To slipcover or upholster, that is the question?


I am here to break down the age-old topic of  slipcovers vs. upholstery.

Basically, there is no real answer of what is better until you ask yourself the following questions in order to make an educated decision. You have to get real with your lifestyle, your house maintenance and your personal aesthetic.

How often is this room used?

If your room is a high traffic area, you may want to think of getting slipcovers for your sofas or chairs since you’ll want to make sure they are cleaned more often. Slipcovers are easy to remove and clean. If your furniture is used more for an occasional elegant sitting area, upholstery may be the better decision.

Is the look of a slipcover even acceptable to your aesthetic?

Are children the culprits for the question to begin with?

Are allergies prevalent in your home?

As a designer working with all different clients, there is a right answer for each and every piece of upholstered item in the house.  Just go down the checklist and truthfully ask yourself the questions.  Aesthetic comes after the functionality of a piece is met.  Not until you get real with their use, can you know what’s best for each piece in your home.  Then, it looks good no matter if it’s slipcovered or upholstered.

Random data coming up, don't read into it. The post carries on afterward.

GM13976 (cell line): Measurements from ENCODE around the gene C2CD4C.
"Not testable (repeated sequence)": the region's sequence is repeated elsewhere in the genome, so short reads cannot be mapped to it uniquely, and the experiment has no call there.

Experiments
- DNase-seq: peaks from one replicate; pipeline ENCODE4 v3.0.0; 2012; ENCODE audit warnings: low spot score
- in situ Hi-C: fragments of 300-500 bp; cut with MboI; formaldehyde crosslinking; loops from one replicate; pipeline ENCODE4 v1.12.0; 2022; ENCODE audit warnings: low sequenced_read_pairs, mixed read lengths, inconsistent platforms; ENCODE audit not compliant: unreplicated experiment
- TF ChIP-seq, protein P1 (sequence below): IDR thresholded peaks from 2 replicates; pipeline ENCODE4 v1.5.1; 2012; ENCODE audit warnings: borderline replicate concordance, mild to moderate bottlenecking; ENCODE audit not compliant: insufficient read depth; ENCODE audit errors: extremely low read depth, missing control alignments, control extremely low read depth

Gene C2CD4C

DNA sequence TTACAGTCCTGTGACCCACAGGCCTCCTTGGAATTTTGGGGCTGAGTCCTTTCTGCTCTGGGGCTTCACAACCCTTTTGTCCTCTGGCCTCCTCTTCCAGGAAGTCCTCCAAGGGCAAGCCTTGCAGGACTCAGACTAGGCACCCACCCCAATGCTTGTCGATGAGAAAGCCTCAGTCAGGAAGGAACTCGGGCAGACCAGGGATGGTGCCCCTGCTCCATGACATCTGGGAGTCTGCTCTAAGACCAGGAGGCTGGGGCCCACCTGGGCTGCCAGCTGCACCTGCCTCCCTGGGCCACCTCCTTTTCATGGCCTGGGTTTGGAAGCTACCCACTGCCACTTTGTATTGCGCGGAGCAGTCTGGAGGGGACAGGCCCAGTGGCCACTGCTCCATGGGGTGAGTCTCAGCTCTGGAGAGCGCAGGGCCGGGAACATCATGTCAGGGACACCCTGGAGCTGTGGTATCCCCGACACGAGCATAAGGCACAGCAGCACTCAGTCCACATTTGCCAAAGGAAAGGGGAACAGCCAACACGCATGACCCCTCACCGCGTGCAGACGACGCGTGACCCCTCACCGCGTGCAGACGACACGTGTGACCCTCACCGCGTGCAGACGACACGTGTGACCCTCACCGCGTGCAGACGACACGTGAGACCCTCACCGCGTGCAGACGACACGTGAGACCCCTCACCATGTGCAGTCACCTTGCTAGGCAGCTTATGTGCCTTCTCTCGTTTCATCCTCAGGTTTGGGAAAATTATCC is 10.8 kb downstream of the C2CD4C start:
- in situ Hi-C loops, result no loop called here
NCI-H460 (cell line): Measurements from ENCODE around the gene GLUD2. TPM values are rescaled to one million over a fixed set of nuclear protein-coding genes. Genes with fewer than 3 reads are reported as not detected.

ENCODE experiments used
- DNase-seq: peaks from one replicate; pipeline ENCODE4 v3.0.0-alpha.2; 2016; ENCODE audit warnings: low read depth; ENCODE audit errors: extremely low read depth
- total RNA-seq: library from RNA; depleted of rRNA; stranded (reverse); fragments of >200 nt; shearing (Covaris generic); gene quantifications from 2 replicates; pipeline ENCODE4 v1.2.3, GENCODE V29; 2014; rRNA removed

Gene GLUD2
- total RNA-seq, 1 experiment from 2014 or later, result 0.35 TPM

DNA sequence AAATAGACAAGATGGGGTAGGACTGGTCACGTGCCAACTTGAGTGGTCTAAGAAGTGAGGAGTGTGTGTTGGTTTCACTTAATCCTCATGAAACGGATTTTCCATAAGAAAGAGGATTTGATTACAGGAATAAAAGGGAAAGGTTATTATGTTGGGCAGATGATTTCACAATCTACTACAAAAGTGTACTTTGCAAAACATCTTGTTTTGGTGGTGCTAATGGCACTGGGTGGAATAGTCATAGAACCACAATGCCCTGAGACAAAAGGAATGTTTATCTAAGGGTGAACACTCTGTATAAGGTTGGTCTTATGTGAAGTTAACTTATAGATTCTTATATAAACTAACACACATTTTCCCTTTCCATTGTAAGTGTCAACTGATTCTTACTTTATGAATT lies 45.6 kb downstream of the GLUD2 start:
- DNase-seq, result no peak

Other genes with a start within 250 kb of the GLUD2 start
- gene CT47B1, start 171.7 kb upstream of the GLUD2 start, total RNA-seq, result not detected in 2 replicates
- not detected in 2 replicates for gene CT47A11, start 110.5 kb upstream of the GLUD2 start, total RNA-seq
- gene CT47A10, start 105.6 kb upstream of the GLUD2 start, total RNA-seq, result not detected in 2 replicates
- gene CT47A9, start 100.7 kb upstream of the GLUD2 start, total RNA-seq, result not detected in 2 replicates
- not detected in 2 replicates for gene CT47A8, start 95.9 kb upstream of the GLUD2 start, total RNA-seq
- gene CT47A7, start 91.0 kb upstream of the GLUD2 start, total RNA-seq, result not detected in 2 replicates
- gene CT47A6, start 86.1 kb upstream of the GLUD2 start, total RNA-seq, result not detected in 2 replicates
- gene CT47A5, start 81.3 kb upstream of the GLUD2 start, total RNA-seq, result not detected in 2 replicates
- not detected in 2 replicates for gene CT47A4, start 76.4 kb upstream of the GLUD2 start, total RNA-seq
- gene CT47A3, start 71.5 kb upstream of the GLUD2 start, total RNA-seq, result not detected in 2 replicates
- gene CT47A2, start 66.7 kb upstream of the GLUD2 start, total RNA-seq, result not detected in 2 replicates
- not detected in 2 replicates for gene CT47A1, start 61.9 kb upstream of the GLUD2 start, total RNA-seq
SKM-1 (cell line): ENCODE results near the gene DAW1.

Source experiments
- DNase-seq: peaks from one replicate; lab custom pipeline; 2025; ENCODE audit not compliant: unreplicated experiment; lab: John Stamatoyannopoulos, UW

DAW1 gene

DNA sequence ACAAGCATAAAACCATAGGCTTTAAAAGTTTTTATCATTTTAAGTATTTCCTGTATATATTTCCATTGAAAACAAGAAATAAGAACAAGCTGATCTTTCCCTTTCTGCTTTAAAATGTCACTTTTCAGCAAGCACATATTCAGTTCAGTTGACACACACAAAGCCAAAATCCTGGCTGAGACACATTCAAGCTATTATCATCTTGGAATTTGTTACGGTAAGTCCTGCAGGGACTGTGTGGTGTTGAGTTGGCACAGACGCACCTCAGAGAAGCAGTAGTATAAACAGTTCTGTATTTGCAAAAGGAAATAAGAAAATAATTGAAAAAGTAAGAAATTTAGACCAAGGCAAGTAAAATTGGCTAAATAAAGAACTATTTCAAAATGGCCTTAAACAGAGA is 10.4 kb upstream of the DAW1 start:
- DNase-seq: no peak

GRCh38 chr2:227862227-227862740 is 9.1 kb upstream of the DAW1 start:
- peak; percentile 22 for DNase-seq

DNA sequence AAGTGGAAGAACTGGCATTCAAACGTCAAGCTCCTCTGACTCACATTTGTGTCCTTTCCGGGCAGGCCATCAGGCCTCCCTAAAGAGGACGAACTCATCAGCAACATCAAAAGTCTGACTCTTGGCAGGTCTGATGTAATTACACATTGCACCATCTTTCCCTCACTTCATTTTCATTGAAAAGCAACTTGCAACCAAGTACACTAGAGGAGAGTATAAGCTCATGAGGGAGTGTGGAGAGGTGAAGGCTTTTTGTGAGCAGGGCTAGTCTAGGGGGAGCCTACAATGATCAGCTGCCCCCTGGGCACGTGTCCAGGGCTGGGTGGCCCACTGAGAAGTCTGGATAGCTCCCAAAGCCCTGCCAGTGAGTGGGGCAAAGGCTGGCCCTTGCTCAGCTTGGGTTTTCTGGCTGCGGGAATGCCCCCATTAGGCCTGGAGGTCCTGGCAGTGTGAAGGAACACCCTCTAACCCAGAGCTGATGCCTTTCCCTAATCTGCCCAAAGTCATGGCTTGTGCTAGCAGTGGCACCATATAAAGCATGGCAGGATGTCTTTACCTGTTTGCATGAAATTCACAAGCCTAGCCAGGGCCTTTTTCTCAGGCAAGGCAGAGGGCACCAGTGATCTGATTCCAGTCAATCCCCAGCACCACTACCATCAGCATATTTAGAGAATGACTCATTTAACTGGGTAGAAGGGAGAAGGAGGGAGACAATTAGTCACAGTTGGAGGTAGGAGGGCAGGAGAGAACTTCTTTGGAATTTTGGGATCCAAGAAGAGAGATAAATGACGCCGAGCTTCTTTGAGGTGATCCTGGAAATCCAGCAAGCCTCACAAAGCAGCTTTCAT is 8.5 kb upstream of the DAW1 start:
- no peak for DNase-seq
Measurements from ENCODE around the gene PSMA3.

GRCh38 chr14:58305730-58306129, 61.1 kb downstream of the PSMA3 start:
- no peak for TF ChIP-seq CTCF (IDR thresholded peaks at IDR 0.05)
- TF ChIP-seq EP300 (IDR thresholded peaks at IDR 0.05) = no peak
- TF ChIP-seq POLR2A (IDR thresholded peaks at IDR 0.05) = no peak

Here is my thought process on how I decided, given my lifestyle, if slipcover or upholstery is right for me.

I need my house to look good even when I haven’t fussed over it. I have a busy family of five and we are constantly in and out with sports and playing outside.

Slipcovers work best for me because I will then wash them weekly to keep allergies and dirt at bay.  I have the ability to bleach the week’s dirt away.

Also, when your slipcovers fit snugly, no one really knows it is slipcovered.  I love the element of shock and awe when people ask me how my white sofas stay clean.

I also love upholstered patterns on sofas and chairs in order to hide the mess if slipcovers are not for you.

There is not one right answer.  The answer is in the use of the piece.

This same fundamental philosophy is true for every aspect of interior design.  How do you use the space?  Ask the questions, don’t just do what’s in the magazines.


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